1 opened cursors current
          2 parse count (total)
          1 process last non-idle time
          2 session cursor cache count
        639 session logical reads
          1 sorts (memory)
       2024 sorts (rows)
       1000 table fetch by rowid
          3 user calls

I discussed in a previous post how by updating the ROWIDs of migrated rows we can improve performance, as Oracle can go directly to the correct new physical location of a migrated row.

But for some specific indexes, where data clustering is crucial, and we have a significant number migrated rows, this might not necessarily be the case.

We can see consistent gets here has increased to 639 (previously is was just 21), and so not hugely different from the 666 consistent gets required to fetch the migrated rows when the ROWIDs were not updated in the first demo.

If we look at the CBO costings:

SQL> SELECT * FROM TABLE(DBMS_XPLAN.display_cursor(sql_id=>'gtkw2704bxj7q',format=>'ALLSTATS LAST +cost +bytes'));

PLAN_TABLE_OUTPUT
_____________________________________________________________________________________________________________________________________
SQL_ID gtkw2704bxj7q, child number 0

-------------------------------------

select * from bowie2 where id between 1 and 1000

Plan hash value: 3243780227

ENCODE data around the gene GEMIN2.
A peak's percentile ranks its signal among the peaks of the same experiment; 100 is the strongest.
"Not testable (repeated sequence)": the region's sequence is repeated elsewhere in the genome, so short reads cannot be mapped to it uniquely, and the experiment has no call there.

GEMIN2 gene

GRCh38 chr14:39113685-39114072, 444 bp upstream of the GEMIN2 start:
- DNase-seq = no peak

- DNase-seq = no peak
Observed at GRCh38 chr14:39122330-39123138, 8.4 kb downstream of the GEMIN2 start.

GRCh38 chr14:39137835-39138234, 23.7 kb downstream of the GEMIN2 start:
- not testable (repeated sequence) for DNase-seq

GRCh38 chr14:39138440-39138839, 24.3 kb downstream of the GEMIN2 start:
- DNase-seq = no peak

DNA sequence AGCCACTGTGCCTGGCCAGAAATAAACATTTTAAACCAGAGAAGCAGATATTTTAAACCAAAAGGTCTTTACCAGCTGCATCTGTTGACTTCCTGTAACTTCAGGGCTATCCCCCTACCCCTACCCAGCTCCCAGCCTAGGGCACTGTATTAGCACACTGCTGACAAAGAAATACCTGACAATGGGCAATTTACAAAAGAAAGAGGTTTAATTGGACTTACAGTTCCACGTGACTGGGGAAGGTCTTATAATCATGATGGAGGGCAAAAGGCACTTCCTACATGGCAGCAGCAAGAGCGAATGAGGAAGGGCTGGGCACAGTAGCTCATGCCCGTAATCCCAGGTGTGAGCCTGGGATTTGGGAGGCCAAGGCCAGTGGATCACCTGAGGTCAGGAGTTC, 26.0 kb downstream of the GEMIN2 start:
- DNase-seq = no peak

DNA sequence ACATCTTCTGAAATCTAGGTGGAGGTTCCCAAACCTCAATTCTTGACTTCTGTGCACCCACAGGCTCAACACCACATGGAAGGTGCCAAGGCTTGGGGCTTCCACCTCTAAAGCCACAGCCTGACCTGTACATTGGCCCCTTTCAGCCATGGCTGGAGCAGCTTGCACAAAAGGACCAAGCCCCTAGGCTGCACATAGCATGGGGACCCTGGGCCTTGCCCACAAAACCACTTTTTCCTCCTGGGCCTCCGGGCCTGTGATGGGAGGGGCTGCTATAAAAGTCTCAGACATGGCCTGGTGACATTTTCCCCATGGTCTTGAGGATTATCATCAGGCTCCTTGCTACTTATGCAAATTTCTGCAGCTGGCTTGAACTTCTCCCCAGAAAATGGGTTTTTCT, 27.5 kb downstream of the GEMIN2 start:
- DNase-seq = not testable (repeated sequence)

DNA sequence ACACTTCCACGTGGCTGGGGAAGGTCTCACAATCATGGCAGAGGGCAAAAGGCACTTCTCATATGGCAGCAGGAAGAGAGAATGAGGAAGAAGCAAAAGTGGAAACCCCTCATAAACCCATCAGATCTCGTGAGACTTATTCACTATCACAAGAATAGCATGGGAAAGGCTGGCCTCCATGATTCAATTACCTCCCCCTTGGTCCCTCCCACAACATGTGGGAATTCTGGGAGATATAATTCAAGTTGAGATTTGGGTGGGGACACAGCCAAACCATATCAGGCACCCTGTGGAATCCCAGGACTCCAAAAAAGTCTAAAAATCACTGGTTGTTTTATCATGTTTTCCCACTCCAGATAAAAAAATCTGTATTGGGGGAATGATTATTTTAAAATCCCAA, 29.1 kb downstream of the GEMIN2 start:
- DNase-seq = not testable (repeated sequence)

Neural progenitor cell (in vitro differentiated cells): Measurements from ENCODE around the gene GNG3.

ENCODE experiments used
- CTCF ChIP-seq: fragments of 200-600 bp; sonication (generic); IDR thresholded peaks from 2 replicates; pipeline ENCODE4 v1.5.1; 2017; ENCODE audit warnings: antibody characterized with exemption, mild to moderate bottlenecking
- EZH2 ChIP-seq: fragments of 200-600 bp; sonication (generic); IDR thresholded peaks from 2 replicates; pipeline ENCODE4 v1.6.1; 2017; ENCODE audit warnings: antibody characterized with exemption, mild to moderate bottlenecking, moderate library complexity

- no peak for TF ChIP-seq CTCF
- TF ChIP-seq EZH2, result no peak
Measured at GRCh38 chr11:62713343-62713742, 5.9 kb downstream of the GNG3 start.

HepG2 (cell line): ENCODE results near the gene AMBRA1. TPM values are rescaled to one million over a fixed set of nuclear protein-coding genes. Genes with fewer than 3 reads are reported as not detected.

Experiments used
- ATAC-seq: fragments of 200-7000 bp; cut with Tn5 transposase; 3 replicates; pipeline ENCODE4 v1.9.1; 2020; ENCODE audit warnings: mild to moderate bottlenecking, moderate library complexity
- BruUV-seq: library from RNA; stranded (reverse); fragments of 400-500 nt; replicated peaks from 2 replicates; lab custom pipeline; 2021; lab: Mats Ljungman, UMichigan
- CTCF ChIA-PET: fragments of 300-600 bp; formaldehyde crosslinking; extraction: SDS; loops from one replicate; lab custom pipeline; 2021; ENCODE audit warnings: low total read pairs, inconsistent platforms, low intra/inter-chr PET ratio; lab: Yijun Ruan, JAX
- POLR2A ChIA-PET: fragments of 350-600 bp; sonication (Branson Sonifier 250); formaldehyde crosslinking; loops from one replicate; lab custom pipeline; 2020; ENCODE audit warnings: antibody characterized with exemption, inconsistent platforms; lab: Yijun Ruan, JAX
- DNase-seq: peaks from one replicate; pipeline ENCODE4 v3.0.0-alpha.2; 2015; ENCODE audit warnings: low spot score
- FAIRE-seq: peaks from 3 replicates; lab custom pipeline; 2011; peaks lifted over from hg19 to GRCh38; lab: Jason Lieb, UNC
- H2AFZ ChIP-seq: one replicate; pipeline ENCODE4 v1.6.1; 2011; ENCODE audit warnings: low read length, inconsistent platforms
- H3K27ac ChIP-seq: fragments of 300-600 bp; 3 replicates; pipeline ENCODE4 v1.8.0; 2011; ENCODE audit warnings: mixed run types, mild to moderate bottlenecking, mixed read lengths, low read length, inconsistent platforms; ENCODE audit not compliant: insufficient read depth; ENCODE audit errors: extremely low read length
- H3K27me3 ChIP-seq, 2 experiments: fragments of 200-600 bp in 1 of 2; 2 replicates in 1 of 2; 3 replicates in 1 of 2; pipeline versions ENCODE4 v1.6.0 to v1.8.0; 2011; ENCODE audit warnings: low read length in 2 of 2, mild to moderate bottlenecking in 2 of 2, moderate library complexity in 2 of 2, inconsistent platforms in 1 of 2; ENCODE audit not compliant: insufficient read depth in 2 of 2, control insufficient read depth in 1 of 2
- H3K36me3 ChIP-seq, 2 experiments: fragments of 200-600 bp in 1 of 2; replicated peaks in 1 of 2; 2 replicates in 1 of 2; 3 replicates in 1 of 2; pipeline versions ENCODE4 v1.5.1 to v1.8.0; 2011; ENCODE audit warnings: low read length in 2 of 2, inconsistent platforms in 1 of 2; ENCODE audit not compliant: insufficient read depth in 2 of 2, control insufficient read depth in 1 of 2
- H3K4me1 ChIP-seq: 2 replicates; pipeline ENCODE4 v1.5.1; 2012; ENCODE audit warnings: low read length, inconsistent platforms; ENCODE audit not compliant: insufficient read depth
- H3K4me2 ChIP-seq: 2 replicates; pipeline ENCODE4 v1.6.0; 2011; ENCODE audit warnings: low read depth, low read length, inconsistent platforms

----------------------------------------------------------------------------------------------------------------------------------
| Id | Operation                            | Name        | Starts | E-Rows |E-Bytes| Cost (%CPU)| A-Rows | A-Time     | Buffers |
----------------------------------------------------------------------------------------------------------------------------------
|  0 | SELECT STATEMENT                     |             |      1 |        |       |   553 (100)|   1000 |00:00:00.01 |     639 |
|  1 |  TABLE ACCESS BY INDEX ROWID BATCHED | BOWIE2      |      1 |   1000 |   163K|     553 (0)|   1000 |00:00:00.01 |     639 |
|* 2 |   INDEX RANGE SCAN                   | BOWIE2_ID_I |      1 |   1000 |       |       7 (0)|   1000 |00:00:00.01 |       7 |
----------------------------------------------------------------------------------------------------------------------------------

Predicate Information (identified by operation id):

---------------------------------------------------

   2 - access("ID">=1 AND "ID"<=1000)

 

We can see the CBO cost has increased significantly to 553 (previously it was just 21).

With a much increased Clustering Factor, this will obviously impact the CBO costs of associated index scans.

In very extreme cases, these possible changes in the Clustering Factor can even impact the viability of using the index.

If we re-run the second query returning the 4200 rows:

SQL> select * from bowie2 where id between 1 and 4200;

4,200 rows selected.

PLAN_TABLE_OUTPUT
_____________________________________________________________________________________________________
SQL_ID 25qktyn35b662, child number 0
-------------------------------------
select * from bowie2 where id between 1 and 4200

Plan hash value: 1495904576

----------------------------------------------------------------------------------------------